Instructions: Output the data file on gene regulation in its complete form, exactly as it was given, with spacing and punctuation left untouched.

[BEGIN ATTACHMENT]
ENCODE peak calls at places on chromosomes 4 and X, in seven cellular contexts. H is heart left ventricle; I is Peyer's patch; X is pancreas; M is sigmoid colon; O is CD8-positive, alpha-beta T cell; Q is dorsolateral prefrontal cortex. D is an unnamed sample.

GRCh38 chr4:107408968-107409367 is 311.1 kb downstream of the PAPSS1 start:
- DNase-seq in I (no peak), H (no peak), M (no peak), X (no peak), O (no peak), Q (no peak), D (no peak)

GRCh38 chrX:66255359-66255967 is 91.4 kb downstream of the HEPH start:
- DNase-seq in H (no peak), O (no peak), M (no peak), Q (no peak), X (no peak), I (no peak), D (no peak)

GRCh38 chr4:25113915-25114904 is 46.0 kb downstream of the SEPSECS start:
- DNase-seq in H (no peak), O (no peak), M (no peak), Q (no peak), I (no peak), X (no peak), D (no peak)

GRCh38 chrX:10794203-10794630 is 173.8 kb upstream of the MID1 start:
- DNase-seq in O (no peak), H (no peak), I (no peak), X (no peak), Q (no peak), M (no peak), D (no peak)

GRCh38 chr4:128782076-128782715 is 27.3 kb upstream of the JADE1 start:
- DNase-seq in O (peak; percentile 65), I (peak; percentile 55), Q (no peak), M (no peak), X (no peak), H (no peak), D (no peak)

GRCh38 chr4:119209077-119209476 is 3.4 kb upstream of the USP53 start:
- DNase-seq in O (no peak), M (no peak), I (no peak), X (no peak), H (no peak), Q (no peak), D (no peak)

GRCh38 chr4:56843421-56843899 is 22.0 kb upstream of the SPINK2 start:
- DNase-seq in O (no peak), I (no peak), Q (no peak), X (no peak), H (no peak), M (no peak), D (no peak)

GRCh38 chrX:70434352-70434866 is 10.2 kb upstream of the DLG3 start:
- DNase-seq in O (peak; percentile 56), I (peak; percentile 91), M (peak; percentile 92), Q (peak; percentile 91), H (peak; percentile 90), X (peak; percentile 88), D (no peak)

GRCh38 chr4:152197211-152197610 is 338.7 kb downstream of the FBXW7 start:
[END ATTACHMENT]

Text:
ENCODE peak calls at places on chromosomes 4 and X, in seven cellular contexts. H is heart left ventricle; I is Peyer's patch; X is pancreas; M is sigmoid colon; O is CD8-positive, alpha-beta T cell; Q is dorsolateral prefrontal cortex. D is an unnamed sample.

GRCh38 chr4:107408968-107409367 is 311.1 kb downstream of the PAPSS1 start:
- DNase-seq in I (no peak), H (no peak), M (no peak), X (no peak), O (no peak), Q (no peak), D (no peak)

GRCh38 chrX:66255359-66255967 is 91.4 kb downstream of the HEPH start:
- DNase-seq in H (no peak), O (no peak), M (no peak), Q (no peak), X (no peak), I (no peak), D (no peak)

GRCh38 chr4:25113915-25114904 is 46.0 kb downstream of the SEPSECS start:
- DNase-seq in H (no peak), O (no peak), M (no peak), Q (no peak), I (no peak), X (no peak), D (no peak)

GRCh38 chrX:10794203-10794630 is 173.8 kb upstream of the MID1 start:
- DNase-seq in O (no peak), H (no peak), I (no peak), X (no peak), Q (no peak), M (no peak), D (no peak)

GRCh38 chr4:128782076-128782715 is 27.3 kb upstream of the JADE1 start:
- DNase-seq in O (peak; percentile 65), I (peak; percentile 55), Q (no peak), M (no peak), X (no peak), H (no peak), D (no peak)

GRCh38 chr4:119209077-119209476 is 3.4 kb upstream of the USP53 start:
- DNase-seq in O (no peak), M (no peak), I (no peak), X (no peak), H (no peak), Q (no peak), D (no peak)

GRCh38 chr4:56843421-56843899 is 22.0 kb upstream of the SPINK2 start:
- DNase-seq in O (no peak), I (no peak), Q (no peak), X (no peak), H (no peak), M (no peak), D (no peak)

GRCh38 chrX:70434352-70434866 is 10.2 kb upstream of the DLG3 start:
- DNase-seq in O (peak; percentile 56), I (peak; percentile 91), M (peak; percentile 92), Q (peak; percentile 91), H (peak; percentile 90), X (peak; percentile 88), D (no peak)

GRCh38 chr4:152197211-152197610 is 338.7 kb downstream of the FBXW7 start: